Scientists have noticed a decrease in cognitive ability in people, even briefly exposed to fine particles in the air.
The more closely physicians study the effects of polluted air on the body and mind, the more worries it causes. A link has already been shown between pollution and infertility, as well as the development of mental disorders. The authors of a new article published in the journal Nature Aging found another negative effect - an increased decline in cognitive abilities in old age. Moreover, it manifests itself even if the local level of atmospheric pollution remains within the limits that are recognized as safe.
A team of scientists from China and the United States worked under the direction of Xu Gao from Peking University. The authors tested the cognitive abilities of about 1,000 white men, middle age 69, living in the Boston metropolitan area. These data were compared with information on their exposure to air pollution by fine PM2.5 particles (up to 2.5 micrometers in size).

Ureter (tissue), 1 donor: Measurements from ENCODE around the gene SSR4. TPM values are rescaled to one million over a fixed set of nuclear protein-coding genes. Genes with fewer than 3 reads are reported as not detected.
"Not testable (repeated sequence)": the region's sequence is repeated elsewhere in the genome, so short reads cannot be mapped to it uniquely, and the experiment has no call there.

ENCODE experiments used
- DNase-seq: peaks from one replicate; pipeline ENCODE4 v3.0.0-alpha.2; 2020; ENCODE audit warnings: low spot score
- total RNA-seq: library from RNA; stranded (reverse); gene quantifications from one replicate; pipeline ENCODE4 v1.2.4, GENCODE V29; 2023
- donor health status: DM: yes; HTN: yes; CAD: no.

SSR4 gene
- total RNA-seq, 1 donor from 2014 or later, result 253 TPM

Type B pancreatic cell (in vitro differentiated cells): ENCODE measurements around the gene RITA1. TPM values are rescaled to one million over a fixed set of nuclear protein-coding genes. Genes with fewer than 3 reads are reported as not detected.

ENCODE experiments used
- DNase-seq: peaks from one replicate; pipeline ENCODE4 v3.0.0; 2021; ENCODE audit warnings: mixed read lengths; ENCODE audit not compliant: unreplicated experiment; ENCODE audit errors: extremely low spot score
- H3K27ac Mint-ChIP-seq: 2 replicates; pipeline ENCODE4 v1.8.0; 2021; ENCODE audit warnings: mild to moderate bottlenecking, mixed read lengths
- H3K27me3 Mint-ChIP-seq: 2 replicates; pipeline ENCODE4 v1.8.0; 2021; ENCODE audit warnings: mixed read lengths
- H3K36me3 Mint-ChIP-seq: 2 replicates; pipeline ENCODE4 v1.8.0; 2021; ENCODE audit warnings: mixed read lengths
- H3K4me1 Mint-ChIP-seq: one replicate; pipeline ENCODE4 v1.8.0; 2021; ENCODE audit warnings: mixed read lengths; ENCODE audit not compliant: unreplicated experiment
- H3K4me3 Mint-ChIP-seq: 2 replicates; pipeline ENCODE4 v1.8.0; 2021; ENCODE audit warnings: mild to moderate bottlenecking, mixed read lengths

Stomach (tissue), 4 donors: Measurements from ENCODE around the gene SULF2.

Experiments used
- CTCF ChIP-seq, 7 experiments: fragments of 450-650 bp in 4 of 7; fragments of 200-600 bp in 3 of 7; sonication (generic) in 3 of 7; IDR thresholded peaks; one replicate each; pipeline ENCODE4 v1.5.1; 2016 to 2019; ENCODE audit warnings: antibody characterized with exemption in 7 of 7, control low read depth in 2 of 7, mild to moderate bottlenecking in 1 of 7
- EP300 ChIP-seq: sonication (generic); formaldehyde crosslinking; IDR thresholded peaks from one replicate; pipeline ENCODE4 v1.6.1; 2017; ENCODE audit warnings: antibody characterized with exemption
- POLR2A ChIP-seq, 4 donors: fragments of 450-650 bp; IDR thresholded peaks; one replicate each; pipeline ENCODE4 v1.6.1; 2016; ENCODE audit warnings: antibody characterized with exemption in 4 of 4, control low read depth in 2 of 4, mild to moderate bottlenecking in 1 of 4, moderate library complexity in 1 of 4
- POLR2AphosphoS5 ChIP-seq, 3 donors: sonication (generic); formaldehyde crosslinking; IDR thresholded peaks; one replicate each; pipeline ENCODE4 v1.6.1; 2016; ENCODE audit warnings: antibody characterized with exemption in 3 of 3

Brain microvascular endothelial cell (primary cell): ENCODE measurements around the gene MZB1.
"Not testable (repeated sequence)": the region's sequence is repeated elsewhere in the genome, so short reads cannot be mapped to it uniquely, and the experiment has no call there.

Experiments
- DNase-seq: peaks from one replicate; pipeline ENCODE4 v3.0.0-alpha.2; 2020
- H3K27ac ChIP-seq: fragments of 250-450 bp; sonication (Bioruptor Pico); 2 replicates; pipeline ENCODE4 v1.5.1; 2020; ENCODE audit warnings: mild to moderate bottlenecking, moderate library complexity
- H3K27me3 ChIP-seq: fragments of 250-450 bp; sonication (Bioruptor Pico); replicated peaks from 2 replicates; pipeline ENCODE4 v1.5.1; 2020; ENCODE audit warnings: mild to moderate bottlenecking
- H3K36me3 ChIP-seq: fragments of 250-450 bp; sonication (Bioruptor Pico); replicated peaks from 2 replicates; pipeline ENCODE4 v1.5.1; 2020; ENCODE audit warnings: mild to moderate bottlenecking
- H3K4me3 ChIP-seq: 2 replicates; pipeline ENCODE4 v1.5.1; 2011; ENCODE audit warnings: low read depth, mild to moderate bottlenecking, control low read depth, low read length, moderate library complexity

It turned out that even a single inhalation of such particles was manifested by a decrease in performance in tests for as long as four weeks. Moreover, the effect was noticeable even when the concentration of PM2.5 particles remained below ten micrograms per cubic meter - the level recommended by the WHO (which, however, is regularly exceeded in many megacities of the world). However, the effect of one-time exposure to PM2.5 faded over time and persisted only with regular inhalation of the particles.
Interestingly, the effects of the pollution were somewhat weakened in people who took aspirin and steroid anti-inflammatory drugs. Scientists speculate that PM2.5 may trigger inflammation in the brain that decreases cognitive performance. Therefore, such drugs have an unexpected side effect, countering the influence of pollution on thinking.